Alteration to the thin capitalisation rules permit Kiwibank be treated separately from the rest of the New Zealand Post group. Applies 1 Jul 2009 onwards.

Sections FE 2(5), FE 36(1), FE 36B and YA 1

The thin capitalisation rules have been altered to permit the Kiwibank group of companies to be treated separately from the rest of the New Zealand Post group. This is to reduce compliance costs and to ensure that the appropriate thin capitalisation test is used for the non-banking part of the New Zealand Post group.

Application date

The changes apply for income years beginning on or after 1 July 2009.

This measure applies retrospectively.

Key features

The thin capitalisation rules have been altered so that:

  • a state-owned banking group (the Kiwibank group of companies) is not subject to the thin capitalisation rules by reason of New Zealand Post's non-banking activities; and
  • the New Zealand Post group may exclude the Kiwibank group of companies from its New Zealand group, so that it will apply the ordinary thin capitalisation rules rather than the thin capitalisation rules for banks.

These alterations apply only so long as the Kiwibank group of companies is not subject, in its own right, to the thin capitalisation rules (for example, by directly acquiring a controlled foreign company).

Detailed analysis

All references are to the Income Tax Act 2007 unless stated.

Background

The thin capitalisation rules, which limit excessive interest deductions against the New Zealand taxable income of multinationals, were extended in the Taxation (International Taxation, Life Insurance, and Remedial Matters) Act 2009.

Previously, they applied only to non-residents and residents controlled by non-residents. After the 2009 Act, they also applied to other taxpayers with controlling interests in foreign companies.

The New Zealand Post group has such controlling interests, so is newly subject to the thin capitalisation rules.

Because of the way the existing rules work, every New Zealand member of the group is subject to the rules, including Kiwibank. Because Kiwibank is a registered bank, the entire group must apply the special subset of thin capitalisation rules that apply to banks.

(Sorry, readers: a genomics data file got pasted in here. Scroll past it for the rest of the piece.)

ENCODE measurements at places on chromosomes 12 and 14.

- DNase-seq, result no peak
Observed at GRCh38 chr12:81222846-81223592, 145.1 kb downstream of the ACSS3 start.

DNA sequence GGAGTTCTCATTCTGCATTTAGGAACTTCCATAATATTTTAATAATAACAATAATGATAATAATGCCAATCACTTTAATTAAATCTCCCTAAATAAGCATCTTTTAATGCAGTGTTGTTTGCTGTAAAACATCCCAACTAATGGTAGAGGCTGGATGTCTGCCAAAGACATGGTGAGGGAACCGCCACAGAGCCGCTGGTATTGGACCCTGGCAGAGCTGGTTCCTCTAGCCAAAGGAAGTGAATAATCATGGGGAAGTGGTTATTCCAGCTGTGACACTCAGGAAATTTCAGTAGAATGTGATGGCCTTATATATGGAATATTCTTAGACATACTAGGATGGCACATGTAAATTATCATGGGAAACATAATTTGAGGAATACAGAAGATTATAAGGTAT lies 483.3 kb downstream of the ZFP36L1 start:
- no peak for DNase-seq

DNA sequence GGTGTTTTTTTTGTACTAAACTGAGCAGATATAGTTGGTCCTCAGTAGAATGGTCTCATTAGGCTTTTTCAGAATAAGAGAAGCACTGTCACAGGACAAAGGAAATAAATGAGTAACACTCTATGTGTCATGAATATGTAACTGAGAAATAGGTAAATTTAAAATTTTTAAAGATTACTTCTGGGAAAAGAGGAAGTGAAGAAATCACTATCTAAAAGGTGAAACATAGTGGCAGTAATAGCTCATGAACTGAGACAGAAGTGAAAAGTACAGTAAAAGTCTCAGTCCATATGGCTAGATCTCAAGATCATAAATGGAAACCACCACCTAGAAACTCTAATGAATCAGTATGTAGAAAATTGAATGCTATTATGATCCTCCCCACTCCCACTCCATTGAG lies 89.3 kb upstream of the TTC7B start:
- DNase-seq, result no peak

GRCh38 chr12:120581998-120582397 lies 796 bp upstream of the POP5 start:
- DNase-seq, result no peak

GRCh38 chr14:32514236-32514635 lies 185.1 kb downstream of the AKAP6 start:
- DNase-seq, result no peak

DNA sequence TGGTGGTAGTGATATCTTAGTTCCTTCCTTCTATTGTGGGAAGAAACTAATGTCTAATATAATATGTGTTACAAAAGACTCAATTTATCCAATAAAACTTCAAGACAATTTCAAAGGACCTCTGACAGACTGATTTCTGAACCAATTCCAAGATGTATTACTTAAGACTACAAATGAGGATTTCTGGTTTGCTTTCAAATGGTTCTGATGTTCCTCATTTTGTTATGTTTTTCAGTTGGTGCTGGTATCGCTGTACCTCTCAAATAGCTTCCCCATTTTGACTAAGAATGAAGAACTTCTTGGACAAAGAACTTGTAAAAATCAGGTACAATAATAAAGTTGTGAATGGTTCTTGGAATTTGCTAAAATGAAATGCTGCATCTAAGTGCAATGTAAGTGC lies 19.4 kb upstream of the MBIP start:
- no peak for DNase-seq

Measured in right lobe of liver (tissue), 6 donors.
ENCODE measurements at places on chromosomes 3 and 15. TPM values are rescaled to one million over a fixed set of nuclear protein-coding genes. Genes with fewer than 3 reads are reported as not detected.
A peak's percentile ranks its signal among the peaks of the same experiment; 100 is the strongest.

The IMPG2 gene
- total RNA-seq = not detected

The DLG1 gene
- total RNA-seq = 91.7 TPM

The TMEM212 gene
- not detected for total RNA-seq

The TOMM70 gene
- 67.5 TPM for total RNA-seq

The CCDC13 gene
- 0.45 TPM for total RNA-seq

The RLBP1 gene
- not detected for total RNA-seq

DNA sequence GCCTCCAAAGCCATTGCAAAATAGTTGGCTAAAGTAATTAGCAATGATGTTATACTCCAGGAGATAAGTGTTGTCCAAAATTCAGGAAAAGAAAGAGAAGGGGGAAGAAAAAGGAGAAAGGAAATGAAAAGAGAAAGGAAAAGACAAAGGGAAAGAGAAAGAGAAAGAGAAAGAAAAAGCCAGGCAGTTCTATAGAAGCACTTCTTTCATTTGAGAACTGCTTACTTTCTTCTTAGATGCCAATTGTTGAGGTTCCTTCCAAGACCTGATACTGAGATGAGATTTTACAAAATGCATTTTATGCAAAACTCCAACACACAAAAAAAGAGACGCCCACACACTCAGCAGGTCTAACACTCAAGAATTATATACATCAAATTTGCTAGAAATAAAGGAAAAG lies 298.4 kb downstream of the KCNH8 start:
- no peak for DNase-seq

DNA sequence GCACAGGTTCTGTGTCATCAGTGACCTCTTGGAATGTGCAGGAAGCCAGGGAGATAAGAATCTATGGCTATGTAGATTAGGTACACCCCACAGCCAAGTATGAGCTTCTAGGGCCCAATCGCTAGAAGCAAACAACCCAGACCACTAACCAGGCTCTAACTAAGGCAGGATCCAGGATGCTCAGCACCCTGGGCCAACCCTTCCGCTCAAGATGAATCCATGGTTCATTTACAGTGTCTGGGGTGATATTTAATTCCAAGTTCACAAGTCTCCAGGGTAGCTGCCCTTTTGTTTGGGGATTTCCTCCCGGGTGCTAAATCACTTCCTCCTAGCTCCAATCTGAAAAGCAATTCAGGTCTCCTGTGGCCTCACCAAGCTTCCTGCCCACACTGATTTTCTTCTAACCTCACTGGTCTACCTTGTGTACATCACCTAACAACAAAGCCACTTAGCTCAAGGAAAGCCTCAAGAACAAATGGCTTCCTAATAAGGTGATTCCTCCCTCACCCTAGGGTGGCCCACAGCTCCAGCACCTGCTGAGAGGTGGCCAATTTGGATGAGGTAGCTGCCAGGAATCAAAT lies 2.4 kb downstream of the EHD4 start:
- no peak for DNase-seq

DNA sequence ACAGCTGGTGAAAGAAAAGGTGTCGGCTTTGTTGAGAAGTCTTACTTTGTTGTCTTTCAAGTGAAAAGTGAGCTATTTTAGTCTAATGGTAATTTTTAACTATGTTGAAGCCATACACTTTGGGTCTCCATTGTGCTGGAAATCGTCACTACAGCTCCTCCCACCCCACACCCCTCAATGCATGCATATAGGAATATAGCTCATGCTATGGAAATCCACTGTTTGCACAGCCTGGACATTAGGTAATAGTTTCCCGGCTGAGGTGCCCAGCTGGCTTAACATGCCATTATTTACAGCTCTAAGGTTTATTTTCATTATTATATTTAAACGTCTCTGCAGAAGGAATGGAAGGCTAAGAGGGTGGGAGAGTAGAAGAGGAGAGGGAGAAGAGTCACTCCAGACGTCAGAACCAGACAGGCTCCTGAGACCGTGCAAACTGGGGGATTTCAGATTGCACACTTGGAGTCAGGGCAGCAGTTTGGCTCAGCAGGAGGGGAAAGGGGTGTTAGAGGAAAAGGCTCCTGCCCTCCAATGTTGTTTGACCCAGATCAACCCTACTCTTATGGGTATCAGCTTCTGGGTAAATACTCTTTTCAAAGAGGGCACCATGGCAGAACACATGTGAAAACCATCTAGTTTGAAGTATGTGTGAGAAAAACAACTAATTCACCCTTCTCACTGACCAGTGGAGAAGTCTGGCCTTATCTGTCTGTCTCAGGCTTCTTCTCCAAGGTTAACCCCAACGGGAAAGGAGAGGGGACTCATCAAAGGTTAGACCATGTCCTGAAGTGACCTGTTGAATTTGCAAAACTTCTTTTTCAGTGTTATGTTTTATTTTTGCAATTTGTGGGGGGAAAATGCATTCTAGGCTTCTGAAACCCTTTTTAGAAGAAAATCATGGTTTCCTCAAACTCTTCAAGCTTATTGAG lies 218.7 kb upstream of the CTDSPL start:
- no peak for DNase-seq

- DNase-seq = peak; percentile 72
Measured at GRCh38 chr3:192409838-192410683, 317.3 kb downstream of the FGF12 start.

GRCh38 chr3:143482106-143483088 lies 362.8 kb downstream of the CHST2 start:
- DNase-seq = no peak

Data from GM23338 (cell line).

This requires undertaking costly calculations for the non-bank members of the group (for bank members the calculations are based on information that is already produced) and allows debt to be, roughly, 94% of assets. This might be an appropriate ratio for a bank, but is unusually high for the significant non-banking operations of the group (75% is the standard ratio for New Zealand-based groups without a registered bank).

Changes to rules

The law has been changed so that a New Zealand state-owned banking group can be treated separately from non-banking activities in the same group.

Subsection FE 2(5)

Subsection FE 2(5) removes the requirement for a member of a state-owned banking group, to which section FE 36B applies, to take into account CFC or FIF interests held by associates outside the group (such as under sections FE 38, FE 41 or EX 15).

In effect, this removes Kiwibank from the scope of the interest apportionment rule in section FE 7 so interests held by non-banking members of the New Zealand Post group no longer need to be counted. However, it only removes Kiwibank from this scope because no member of the banking group currently has its own interest in a non-portfolio FIF or CFC. If a member were to acquire such an interest, all members of the group would be within the scope of section FE 7 again.

Section FE 36 and 36B

The definition of a New Zealand banking group has been altered so that, in the exclusive case of a registered bank that is 100% owned by the New Zealand Government, the group consists of:

  • the registered bank;
  • a company with a direct 100% voting interest in the registered bank; and
  • entities that are part of the financial reporting group for which the registered bank is the reporting entity, or would be part of it but for relevant materiality thresholds. The terms "financial reporting group" and "reporting entity" are defined by the Financial Reporting Act 1993.

This isolates the Kiwibank group from the rest of the New Zealand Post group. Without the alteration, the entire New Zealand Post group including Kiwibank would be treated as a New Zealand banking group.

The isolation relies on the definition of a New Zealand group for a company that is not part of the Kiwibank group. Paragraph FE 28(1)(c) excludes members of a New Zealand banking group from that New Zealand group (a New Zealand banking group exists despite the non-application of section FE 7 to that group). In other words, that company's New Zealand group will be all the New Zealand-based entities in the New Zealand Post group except those in the Kiwibank group. That company will therefore use the standard apportionment rule in section FE 6 and not the banking rule in section FE 7.

The new rule in section FE 36B may not apply in certain situations. Specifically, a member of the New Zealand banking group (determined as if section FE 36B applied) may have interests in an offshore company that would bring it within the scope of section FE 2, even ignoring interests of associated persons outside the group under sections EX 15, FE 38 and FE 41. If that is the case, the existing rules in section FE 36 are invoked. (To prevent circularity, subsection FE 2(5) is ignored when deciding whether or not section FE 2 would apply.)

That is, if a member of the Kiwibank group had an interest in a controlled foreign company or certain interests in foreign investment funds, the entire New Zealand Post group would again be a New Zealand banking group.